A Reputational Theory of Two Party Competition
AbstractWe study a dynamic game of incomplete information in which two political parties contest elections with endogenously formed reputations regarding the preferences that prevail within each party. Party preferences exhibit serial correlation and change with higher probability following defeat in elections. We show that when partisans care sufficiently about office, extreme policies are pursued with positive probability by the government if the ruling party is perceived relatively more extreme than the opposition. In equilibrium such policies occur when (a) both parties are perceived to be more extreme than a fixed benchmark level, and (b) elections are close in that both parties have similar reputations. Two qualitatively different equilibrium dynamics are possible depending on the relative speed with which preferences of parties in government or in the opposition change: One produces regular government turnover and extreme policies along the path of play, another involves a strong incumbency advantage and policy moderation.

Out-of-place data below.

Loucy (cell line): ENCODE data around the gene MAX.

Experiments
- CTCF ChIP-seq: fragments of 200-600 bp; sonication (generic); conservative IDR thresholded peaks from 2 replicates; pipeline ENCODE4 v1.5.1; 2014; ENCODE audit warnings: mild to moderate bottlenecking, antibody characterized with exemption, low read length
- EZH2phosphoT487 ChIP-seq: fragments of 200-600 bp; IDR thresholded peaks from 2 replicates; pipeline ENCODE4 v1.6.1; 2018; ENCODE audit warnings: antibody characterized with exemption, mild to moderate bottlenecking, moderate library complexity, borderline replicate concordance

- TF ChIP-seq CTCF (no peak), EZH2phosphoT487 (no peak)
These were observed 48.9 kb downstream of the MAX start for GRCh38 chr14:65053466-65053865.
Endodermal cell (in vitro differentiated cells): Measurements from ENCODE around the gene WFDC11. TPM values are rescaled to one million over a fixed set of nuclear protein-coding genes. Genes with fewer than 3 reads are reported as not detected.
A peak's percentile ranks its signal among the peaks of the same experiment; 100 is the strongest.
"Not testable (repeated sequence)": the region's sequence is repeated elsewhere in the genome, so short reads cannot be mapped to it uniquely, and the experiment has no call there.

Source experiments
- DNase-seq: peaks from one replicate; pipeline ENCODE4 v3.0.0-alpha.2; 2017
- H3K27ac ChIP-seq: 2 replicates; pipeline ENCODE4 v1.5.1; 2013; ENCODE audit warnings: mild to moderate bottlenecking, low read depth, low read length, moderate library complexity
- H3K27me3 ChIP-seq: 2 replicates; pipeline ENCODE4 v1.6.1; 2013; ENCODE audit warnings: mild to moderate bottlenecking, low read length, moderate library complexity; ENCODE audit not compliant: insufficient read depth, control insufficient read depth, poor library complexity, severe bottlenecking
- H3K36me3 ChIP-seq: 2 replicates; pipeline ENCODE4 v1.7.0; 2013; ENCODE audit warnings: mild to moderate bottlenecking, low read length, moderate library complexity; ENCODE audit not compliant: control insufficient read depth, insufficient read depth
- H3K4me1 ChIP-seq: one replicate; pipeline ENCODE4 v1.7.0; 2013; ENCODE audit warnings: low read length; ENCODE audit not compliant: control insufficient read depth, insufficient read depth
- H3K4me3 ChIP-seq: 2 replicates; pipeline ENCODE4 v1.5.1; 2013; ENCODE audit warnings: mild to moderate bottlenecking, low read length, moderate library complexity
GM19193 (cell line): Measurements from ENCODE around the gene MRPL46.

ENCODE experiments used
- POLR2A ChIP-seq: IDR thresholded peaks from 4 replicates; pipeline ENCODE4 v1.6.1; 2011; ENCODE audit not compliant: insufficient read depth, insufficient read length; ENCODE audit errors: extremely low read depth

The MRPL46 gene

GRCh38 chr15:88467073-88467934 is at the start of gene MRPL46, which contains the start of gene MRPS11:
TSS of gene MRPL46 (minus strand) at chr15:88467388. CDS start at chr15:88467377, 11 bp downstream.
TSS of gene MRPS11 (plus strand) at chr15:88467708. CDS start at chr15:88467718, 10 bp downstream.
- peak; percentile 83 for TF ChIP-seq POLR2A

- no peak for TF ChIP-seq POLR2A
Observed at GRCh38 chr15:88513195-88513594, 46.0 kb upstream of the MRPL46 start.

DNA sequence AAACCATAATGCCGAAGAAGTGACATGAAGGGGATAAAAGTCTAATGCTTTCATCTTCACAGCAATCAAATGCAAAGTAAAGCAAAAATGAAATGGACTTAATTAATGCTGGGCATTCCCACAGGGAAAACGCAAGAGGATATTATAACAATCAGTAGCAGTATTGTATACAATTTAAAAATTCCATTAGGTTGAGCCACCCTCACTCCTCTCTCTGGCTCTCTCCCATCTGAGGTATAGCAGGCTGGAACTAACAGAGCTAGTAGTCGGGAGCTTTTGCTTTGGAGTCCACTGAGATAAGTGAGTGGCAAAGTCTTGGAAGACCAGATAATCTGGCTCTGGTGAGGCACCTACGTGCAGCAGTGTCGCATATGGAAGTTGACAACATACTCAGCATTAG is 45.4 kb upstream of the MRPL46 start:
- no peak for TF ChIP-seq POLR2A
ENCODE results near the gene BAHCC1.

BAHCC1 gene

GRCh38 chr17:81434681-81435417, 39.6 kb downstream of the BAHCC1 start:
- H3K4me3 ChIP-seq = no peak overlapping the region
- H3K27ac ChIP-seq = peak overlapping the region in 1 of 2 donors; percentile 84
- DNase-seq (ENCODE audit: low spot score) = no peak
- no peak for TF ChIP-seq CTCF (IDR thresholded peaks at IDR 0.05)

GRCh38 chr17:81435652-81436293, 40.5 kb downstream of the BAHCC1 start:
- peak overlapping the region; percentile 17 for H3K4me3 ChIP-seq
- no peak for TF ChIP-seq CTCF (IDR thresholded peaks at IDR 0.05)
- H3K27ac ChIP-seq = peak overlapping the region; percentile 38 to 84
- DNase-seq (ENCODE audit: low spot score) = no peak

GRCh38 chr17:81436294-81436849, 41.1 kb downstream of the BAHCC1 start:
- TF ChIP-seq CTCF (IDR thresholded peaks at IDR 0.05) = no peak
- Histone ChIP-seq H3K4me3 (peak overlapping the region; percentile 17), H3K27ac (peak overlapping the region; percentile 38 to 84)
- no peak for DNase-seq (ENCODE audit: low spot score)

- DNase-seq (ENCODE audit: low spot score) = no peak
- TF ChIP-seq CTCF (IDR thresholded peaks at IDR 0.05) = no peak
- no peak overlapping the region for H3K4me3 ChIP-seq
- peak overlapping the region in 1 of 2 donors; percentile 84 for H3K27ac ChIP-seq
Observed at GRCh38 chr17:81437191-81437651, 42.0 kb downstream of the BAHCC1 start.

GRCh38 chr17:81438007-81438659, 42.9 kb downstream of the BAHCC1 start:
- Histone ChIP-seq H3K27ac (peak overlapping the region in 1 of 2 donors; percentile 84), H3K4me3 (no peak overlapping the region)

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Bibliographic InfoPaper provided by University of Rochester - Wallis Institute of Political Economy in its series Wallis Working Papers with number WP57.
Length: 44 pages
Date of creation: Jul 2008
Date of revision:
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Postal: University of Rochester, Wallis Institute, Harkness 109B Rochester, New York 14627 U.S.A.
Other versions of this item:
- Kalandrakis, Tasos, 2009. "A Reputational Theory of Two-Party Competition," International Quarterly Journal of Political Science, now publishers, vol. 4(4), pages 343-378, December.
- NEP-ALL-2009-01-24 (All new papers)
- NEP-CDM-2009-01-24 (Collective Decision-Making)
- NEP-ORE-2009-01-24 (Operations Research)
- NEP-POL-2009-01-24 (Positive Political Economics)
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